Should You Get Screened for Prostate Cancer?

In the past, men in their 40’s and 50’s received a simple message from doctors about prostate cancer screening: Get screened! It may save your life.

In recent years, that message has gotten more complicated.

That’s because there’s been a debate among medical professionals about whether the benefits of screening outweigh potential harms.

What potential harms? False positives, unnecessary surgery or radiation, and complications such as erectile dysfunction or urinary problems as a result of treatment.

So, what’s a guy to do?

A Reason to Get Screened

“I believe that screening is beneficial because you can detect prostate cancer before it becomes symptomatic and causes problems,” says John Reilly, MD, who treats men with prostate cancer at UNC REX Cancer Care. “That’s my professional opinion, and my view is biased by the fact that in my practice I see a lot of younger men with aggressive, life-threatening cancers.”

But Dr. Reilly also says not all prostate cancers are the same, and that’s where it gets tricky.

“Some prostate cancers are what we call indolent or slow-growing, and these may never cause the patient to have any noticeable symptoms or need treatment,” Dr. Reilly says.

In fact, about half of men with newly diagnosed prostate cancer are in this category and would be good candidates for active surveillance. Of course, the other half have more aggressive prostate cancers that grow faster, and men do die from this disease as a result.

Potential Harms and Changing Recommendations

Concern about potential harms led the U.S. Preventive Services Task Force—a group of medical experts that assesses screenings—to recommend against prostate cancer screening in 2012. It’s something that has caused a lot of confusion among men and even medical professionals.

“I have worked for years to increase prostate cancer awareness and screenings among African-American men, who are still more likely to get prostate cancer and to die from it than any other group of men,” says Leroy Darkes, MD, a longtime member of the North Carolina Minority Prostate Cancer Awareness Action Team. “From my perspective, that recommendation certainly was not helpful.”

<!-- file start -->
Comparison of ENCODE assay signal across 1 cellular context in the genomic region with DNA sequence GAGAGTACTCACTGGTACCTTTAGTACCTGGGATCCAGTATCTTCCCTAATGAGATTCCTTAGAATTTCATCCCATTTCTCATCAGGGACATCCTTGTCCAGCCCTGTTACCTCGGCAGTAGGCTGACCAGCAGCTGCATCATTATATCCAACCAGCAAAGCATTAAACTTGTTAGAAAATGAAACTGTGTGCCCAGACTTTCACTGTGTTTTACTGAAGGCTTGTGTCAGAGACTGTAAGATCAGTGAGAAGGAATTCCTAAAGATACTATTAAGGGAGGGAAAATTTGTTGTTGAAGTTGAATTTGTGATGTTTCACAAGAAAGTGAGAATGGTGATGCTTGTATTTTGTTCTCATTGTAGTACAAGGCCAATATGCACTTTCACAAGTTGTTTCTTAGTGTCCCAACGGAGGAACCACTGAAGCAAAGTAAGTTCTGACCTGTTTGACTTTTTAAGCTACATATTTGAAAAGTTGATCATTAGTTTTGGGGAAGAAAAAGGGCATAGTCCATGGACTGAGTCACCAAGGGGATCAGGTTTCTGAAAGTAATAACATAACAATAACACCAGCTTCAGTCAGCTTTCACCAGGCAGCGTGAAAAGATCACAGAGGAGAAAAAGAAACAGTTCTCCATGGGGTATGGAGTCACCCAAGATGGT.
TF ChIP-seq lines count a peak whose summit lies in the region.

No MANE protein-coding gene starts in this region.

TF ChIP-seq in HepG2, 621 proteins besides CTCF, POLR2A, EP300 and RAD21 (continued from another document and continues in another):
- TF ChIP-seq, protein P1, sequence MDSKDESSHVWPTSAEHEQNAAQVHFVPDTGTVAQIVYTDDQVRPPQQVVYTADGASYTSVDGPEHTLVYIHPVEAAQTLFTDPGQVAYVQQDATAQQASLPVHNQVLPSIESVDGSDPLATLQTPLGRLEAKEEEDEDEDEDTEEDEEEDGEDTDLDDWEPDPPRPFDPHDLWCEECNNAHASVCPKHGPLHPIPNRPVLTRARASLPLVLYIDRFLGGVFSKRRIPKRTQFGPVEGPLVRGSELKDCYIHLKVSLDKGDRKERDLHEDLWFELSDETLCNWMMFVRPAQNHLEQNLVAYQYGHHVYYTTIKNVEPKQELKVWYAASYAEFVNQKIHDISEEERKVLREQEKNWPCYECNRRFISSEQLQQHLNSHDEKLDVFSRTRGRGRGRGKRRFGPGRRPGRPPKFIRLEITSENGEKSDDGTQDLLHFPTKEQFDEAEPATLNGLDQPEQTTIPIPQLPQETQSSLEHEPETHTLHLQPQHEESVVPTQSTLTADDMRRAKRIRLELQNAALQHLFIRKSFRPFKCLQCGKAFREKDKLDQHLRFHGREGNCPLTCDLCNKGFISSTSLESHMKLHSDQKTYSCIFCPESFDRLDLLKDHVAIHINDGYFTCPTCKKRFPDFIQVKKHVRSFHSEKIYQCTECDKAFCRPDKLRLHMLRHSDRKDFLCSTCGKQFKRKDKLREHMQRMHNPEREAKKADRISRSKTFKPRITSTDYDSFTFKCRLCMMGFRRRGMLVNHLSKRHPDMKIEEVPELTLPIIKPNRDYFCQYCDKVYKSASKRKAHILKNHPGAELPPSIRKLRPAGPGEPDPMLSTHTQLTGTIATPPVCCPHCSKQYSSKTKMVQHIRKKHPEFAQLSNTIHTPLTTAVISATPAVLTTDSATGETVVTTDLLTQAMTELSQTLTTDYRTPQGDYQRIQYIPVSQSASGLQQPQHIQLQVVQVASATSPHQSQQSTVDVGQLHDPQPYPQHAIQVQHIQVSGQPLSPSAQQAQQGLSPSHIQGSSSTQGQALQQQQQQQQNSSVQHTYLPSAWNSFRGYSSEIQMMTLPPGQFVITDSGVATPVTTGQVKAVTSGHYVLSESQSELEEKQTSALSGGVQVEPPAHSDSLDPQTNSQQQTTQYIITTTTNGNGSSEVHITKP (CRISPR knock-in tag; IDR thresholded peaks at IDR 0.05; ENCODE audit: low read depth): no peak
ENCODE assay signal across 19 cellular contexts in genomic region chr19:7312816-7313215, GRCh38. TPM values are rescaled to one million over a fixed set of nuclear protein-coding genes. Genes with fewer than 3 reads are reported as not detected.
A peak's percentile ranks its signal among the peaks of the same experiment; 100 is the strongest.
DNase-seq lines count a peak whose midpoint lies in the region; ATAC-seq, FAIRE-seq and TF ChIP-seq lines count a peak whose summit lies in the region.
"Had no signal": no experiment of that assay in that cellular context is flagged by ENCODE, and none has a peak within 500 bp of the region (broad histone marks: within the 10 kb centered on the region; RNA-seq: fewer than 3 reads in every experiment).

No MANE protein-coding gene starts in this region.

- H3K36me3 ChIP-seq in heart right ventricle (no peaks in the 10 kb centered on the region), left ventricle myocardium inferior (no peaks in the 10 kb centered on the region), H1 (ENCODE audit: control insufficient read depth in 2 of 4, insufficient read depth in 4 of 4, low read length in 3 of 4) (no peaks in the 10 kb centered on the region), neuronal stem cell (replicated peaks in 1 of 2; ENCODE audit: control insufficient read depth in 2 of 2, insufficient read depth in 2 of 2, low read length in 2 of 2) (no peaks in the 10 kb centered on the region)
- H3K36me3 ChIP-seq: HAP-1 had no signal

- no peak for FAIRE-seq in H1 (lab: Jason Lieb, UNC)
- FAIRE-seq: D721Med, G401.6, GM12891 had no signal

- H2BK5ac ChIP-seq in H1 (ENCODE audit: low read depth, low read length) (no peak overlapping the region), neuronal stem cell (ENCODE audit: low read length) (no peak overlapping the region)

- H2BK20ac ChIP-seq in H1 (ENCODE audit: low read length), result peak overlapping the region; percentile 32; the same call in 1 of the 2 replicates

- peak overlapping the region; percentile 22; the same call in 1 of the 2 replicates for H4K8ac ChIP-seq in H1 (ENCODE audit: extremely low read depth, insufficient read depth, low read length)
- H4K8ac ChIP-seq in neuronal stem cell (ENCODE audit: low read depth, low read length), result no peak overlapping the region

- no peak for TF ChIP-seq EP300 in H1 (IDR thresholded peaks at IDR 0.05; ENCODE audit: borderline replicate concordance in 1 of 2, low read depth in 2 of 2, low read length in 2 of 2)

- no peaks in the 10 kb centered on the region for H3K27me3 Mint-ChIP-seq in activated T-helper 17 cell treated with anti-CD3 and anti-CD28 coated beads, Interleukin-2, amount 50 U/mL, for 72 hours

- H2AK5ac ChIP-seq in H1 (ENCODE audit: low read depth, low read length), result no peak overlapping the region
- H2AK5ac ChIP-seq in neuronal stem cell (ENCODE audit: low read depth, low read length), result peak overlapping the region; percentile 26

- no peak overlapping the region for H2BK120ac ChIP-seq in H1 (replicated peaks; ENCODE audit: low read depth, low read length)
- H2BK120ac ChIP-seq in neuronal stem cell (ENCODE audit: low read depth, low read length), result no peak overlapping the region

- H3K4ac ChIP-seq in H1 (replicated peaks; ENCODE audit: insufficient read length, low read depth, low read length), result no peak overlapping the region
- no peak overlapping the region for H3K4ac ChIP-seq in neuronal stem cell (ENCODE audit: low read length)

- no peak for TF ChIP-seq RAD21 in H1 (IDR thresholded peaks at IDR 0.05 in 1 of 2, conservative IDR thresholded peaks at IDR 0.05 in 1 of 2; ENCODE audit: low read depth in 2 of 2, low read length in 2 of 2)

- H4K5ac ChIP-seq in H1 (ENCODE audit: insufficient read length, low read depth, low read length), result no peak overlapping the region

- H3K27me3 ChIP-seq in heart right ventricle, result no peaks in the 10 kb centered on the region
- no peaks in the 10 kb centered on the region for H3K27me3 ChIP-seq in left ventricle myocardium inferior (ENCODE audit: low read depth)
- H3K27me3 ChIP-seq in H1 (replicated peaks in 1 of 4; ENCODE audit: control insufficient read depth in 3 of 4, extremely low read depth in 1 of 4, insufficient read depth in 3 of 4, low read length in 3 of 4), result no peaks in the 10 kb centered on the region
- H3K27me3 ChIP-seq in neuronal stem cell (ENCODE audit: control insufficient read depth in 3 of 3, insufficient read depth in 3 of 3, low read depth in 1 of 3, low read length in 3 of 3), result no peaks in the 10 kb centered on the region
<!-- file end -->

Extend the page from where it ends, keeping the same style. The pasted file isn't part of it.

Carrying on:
But in 2017, the national task force changed its recommendation. Now it recommends men ages 55 to 69 make an individual decision about prostate cancer screening after talking to a doctor, so each man has an opportunity to understand the potential benefits and harms of screening and to incorporate his values and preferences into his decision.

The takeaway? Ask your doctor if you should get screened.

Similarly, the American Cancer Society recommends that men discuss with their doctors the uncertainties, risks and potential benefits of prostate cancer screening. Men should not be screened unless they have received this information first.

For men who are at average risk, the American Cancer Society recommends having the discussion at age 50.

For men who are at average risk, the American Cancer Society recommends having the discussion at age 50.

Move the talk earlier, to age 45, if you’re African-American or have a first-degree relative (father, brother or son) who was diagnosed with prostate cancer before age 65, because men in this group are at higher risk.

Men at highest risk—those who have more than one first-degree relative who had prostate cancer at an early age—should consult with their doctors at age 40.

“The bottom line is that patients need to talk with their primary care physician and evaluate their risk before making a decision about screening,” says Dr. Reilly.

Screening Not Recommended for Men Older Than 70

Screening for prostate cancer usually includes a digital (finger) rectal exam of the patient by a doctor and a blood test to measure the patient’s level of prostate-specific antigen (PSA), a substance that can be high in men with prostate cancer. (It’s important to note other conditions can cause high PSA, too.)

The American Cancer Society says that men who don’t have symptoms of prostate cancer and have a life expectancy of less than 10 years should not be offered PSA-based screening because they are not likely to benefit. According to the National Center for Health Statistics, the average life expectancy for men in the U.S. is about 76 years. Of course, that can vary.

The U.S. Preventive Services Task Force also recommends against PSA-based screening for prostate cancer in men ages 70 and older. Because many prostate cancers are slow-growing, most men in this age group—even those who have been diagnosed with prostate cancer—are more likely to die from other causes before prostate cancer becomes a problem for them.

If you’re a man between ages 40 and 70, talk to your doctor about the uncertainties, risks and potential benefits of prostate cancer screening. Your doctor can help you make the right decision for you.

Need a doctor? Find one near you or call UNC HealthLink at (984) 974-6302.